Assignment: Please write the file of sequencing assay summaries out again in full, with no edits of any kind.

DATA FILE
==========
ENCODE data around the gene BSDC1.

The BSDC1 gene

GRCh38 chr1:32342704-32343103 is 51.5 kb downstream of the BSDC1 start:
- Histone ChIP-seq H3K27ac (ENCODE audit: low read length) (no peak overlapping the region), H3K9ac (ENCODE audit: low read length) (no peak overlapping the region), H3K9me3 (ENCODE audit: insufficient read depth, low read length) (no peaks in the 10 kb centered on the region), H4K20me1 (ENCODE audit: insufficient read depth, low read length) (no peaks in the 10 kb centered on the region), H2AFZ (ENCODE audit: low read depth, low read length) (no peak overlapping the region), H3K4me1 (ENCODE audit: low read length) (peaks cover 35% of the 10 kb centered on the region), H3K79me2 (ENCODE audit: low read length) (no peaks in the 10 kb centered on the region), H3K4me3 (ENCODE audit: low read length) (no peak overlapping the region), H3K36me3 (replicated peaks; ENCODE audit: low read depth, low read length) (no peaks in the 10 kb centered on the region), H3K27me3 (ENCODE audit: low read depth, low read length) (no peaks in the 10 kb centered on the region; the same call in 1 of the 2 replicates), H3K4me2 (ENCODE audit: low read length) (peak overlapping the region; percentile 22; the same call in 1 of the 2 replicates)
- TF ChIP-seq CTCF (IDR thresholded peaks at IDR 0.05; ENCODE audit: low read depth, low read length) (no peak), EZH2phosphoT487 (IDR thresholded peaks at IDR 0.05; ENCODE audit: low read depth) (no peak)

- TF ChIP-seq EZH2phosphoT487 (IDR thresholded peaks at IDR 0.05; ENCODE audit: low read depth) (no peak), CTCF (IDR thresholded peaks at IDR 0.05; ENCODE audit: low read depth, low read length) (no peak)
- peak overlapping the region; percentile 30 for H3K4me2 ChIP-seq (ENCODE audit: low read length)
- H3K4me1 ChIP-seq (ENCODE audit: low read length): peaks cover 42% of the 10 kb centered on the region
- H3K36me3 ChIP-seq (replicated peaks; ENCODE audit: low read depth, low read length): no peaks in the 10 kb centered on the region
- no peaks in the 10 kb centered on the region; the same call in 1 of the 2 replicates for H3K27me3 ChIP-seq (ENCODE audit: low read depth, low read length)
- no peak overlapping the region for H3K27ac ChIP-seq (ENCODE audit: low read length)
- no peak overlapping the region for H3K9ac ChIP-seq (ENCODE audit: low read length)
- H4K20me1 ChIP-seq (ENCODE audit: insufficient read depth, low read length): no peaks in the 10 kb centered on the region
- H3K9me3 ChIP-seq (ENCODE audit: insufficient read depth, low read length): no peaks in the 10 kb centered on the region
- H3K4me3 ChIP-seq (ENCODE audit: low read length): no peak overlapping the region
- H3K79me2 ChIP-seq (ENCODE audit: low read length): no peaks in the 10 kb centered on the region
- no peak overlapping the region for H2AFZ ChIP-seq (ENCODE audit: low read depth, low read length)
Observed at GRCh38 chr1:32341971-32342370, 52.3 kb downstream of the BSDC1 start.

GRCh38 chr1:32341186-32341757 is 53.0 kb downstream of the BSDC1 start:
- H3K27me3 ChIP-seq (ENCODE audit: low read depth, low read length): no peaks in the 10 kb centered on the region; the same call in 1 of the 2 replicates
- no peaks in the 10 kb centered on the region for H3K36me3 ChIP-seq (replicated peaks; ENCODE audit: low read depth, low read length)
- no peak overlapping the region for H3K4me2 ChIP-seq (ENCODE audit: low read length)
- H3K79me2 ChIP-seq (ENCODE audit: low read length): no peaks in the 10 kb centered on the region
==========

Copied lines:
ENCODE data around the gene BSDC1.

The BSDC1 gene

GRCh38 chr1:32342704-32343103 is 51.5 kb downstream of the BSDC1 start:
- Histone ChIP-seq H3K27ac (ENCODE audit: low read length) (no peak overlapping the region), H3K9ac (ENCODE audit: low read length) (no peak overlapping the region), H3K9me3 (ENCODE audit: insufficient read depth, low read length) (no peaks in the 10 kb centered on the region), H4K20me1 (ENCODE audit: insufficient read depth, low read length) (no peaks in the 10 kb centered on the region), H2AFZ (ENCODE audit: low read depth, low read length) (no peak overlapping the region), H3K4me1 (ENCODE audit: low read length) (peaks cover 35% of the 10 kb centered on the region), H3K79me2 (ENCODE audit: low read length) (no peaks in the 10 kb centered on the region), H3K4me3 (ENCODE audit: low read length) (no peak overlapping the region), H3K36me3 (replicated peaks; ENCODE audit: low read depth, low read length) (no peaks in the 10 kb centered on the region), H3K27me3 (ENCODE audit: low read depth, low read length) (no peaks in the 10 kb centered on the region; the same call in 1 of the 2 replicates), H3K4me2 (ENCODE audit: low read length) (peak overlapping the region; percentile 22; the same call in 1 of the 2 replicates)
- TF ChIP-seq CTCF (IDR thresholded peaks at IDR 0.05; ENCODE audit: low read depth, low read length) (no peak), EZH2phosphoT487 (IDR thresholded peaks at IDR 0.05; ENCODE audit: low read depth) (no peak)

- TF ChIP-seq EZH2phosphoT487 (IDR thresholded peaks at IDR 0.05; ENCODE audit: low read depth) (no peak), CTCF (IDR thresholded peaks at IDR 0.05; ENCODE audit: low read depth, low read length) (no peak)
- peak overlapping the region; percentile 30 for H3K4me2 ChIP-seq (ENCODE audit: low read length)
- H3K4me1 ChIP-seq (ENCODE audit: low read length): peaks cover 42% of the 10 kb centered on the region
- H3K36me3 ChIP-seq (replicated peaks; ENCODE audit: low read depth, low read length): no peaks in the 10 kb centered on the region
- no peaks in the 10 kb centered on the region; the same call in 1 of the 2 replicates for H3K27me3 ChIP-seq (ENCODE audit: low read depth, low read length)
- no peak overlapping the region for H3K27ac ChIP-seq (ENCODE audit: low read length)
- no peak overlapping the region for H3K9ac ChIP-seq (ENCODE audit: low read length)
- H4K20me1 ChIP-seq (ENCODE audit: insufficient read depth, low read length): no peaks in the 10 kb centered on the region
- H3K9me3 ChIP-seq (ENCODE audit: insufficient read depth, low read length): no peaks in the 10 kb centered on the region
- H3K4me3 ChIP-seq (ENCODE audit: low read length): no peak overlapping the region
- H3K79me2 ChIP-seq (ENCODE audit: low read length): no peaks in the 10 kb centered on the region
- no peak overlapping the region for H2AFZ ChIP-seq (ENCODE audit: low read depth, low read length)
Observed at GRCh38 chr1:32341971-32342370, 52.3 kb downstream of the BSDC1 start.

GRCh38 chr1:32341186-32341757 is 53.0 kb downstream of the BSDC1 start:
- H3K27me3 ChIP-seq (ENCODE audit: low read depth, low read length): no peaks in the 10 kb centered on the region; the same call in 1 of the 2 replicates
- no peaks in the 10 kb centered on the region for H3K36me3 ChIP-seq (replicated peaks; ENCODE audit: low read depth, low read length)
- no peak overlapping the region for H3K4me2 ChIP-seq (ENCODE audit: low read length)
- H3K79me2 ChIP-seq (ENCODE audit: low read length): no peaks in the 10 kb centered on the region